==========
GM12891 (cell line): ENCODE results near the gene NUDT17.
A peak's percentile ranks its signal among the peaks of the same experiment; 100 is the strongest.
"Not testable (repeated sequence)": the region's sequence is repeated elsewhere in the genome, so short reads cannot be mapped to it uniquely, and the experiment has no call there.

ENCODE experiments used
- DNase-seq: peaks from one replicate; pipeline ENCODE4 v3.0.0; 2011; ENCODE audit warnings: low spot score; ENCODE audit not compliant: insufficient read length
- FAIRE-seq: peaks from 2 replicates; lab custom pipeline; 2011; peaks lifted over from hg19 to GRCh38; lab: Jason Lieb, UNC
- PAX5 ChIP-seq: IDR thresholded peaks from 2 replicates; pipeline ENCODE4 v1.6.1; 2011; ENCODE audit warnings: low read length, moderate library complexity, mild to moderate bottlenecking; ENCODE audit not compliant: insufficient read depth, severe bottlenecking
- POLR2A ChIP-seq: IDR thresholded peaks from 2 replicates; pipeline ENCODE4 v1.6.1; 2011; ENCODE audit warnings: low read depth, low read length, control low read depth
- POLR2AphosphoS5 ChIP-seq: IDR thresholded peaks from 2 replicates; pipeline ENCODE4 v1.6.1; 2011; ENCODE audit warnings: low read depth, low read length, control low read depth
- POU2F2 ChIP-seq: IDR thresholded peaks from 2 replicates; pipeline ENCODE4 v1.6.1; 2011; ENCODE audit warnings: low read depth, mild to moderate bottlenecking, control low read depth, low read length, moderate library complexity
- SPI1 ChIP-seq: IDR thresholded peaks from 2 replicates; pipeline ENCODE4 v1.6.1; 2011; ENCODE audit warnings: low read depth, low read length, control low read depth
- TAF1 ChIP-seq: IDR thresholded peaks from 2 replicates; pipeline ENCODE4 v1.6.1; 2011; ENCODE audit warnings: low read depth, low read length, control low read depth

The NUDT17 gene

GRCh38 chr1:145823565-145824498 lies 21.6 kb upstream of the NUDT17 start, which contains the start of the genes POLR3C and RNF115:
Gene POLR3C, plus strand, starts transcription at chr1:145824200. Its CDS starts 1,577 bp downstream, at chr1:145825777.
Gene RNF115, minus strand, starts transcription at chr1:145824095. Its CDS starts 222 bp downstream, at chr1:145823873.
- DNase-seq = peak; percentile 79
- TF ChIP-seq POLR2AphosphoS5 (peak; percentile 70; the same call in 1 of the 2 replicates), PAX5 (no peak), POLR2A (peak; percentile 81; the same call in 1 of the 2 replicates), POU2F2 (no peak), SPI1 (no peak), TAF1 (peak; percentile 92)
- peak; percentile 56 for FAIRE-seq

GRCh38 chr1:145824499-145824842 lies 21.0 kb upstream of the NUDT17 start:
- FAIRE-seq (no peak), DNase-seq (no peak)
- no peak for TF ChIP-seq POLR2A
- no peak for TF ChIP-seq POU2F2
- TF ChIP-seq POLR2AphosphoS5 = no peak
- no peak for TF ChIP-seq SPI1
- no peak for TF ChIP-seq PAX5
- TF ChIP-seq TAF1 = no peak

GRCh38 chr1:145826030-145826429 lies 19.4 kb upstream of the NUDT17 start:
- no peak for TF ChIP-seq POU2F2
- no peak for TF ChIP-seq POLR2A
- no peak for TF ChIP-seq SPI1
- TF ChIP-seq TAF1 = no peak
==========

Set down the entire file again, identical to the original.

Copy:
GM12891 (cell line): ENCODE results near the gene NUDT17.
A peak's percentile ranks its signal among the peaks of the same experiment; 100 is the strongest.
"Not testable (repeated sequence)": the region's sequence is repeated elsewhere in the genome, so short reads cannot be mapped to it uniquely, and the experiment has no call there.

ENCODE experiments used
- DNase-seq: peaks from one replicate; pipeline ENCODE4 v3.0.0; 2011; ENCODE audit warnings: low spot score; ENCODE audit not compliant: insufficient read length
- FAIRE-seq: peaks from 2 replicates; lab custom pipeline; 2011; peaks lifted over from hg19 to GRCh38; lab: Jason Lieb, UNC
- PAX5 ChIP-seq: IDR thresholded peaks from 2 replicates; pipeline ENCODE4 v1.6.1; 2011; ENCODE audit warnings: low read length, moderate library complexity, mild to moderate bottlenecking; ENCODE audit not compliant: insufficient read depth, severe bottlenecking
- POLR2A ChIP-seq: IDR thresholded peaks from 2 replicates; pipeline ENCODE4 v1.6.1; 2011; ENCODE audit warnings: low read depth, low read length, control low read depth
- POLR2AphosphoS5 ChIP-seq: IDR thresholded peaks from 2 replicates; pipeline ENCODE4 v1.6.1; 2011; ENCODE audit warnings: low read depth, low read length, control low read depth
- POU2F2 ChIP-seq: IDR thresholded peaks from 2 replicates; pipeline ENCODE4 v1.6.1; 2011; ENCODE audit warnings: low read depth, mild to moderate bottlenecking, control low read depth, low read length, moderate library complexity
- SPI1 ChIP-seq: IDR thresholded peaks from 2 replicates; pipeline ENCODE4 v1.6.1; 2011; ENCODE audit warnings: low read depth, low read length, control low read depth
- TAF1 ChIP-seq: IDR thresholded peaks from 2 replicates; pipeline ENCODE4 v1.6.1; 2011; ENCODE audit warnings: low read depth, low read length, control low read depth

The NUDT17 gene

GRCh38 chr1:145823565-145824498 lies 21.6 kb upstream of the NUDT17 start, which contains the start of the genes POLR3C and RNF115:
Gene POLR3C, plus strand, starts transcription at chr1:145824200. Its CDS starts 1,577 bp downstream, at chr1:145825777.
Gene RNF115, minus strand, starts transcription at chr1:145824095. Its CDS starts 222 bp downstream, at chr1:145823873.
- DNase-seq = peak; percentile 79
- TF ChIP-seq POLR2AphosphoS5 (peak; percentile 70; the same call in 1 of the 2 replicates), PAX5 (no peak), POLR2A (peak; percentile 81; the same call in 1 of the 2 replicates), POU2F2 (no peak), SPI1 (no peak), TAF1 (peak; percentile 92)
- peak; percentile 56 for FAIRE-seq

GRCh38 chr1:145824499-145824842 lies 21.0 kb upstream of the NUDT17 start:
- FAIRE-seq (no peak), DNase-seq (no peak)
- no peak for TF ChIP-seq POLR2A
- no peak for TF ChIP-seq POU2F2
- TF ChIP-seq POLR2AphosphoS5 = no peak
- no peak for TF ChIP-seq SPI1
- no peak for TF ChIP-seq PAX5
- TF ChIP-seq TAF1 = no peak

GRCh38 chr1:145826030-145826429 lies 19.4 kb upstream of the NUDT17 start:
- no peak for TF ChIP-seq POU2F2
- no peak for TF ChIP-seq POLR2A
- no peak for TF ChIP-seq SPI1
- TF ChIP-seq TAF1 = no peak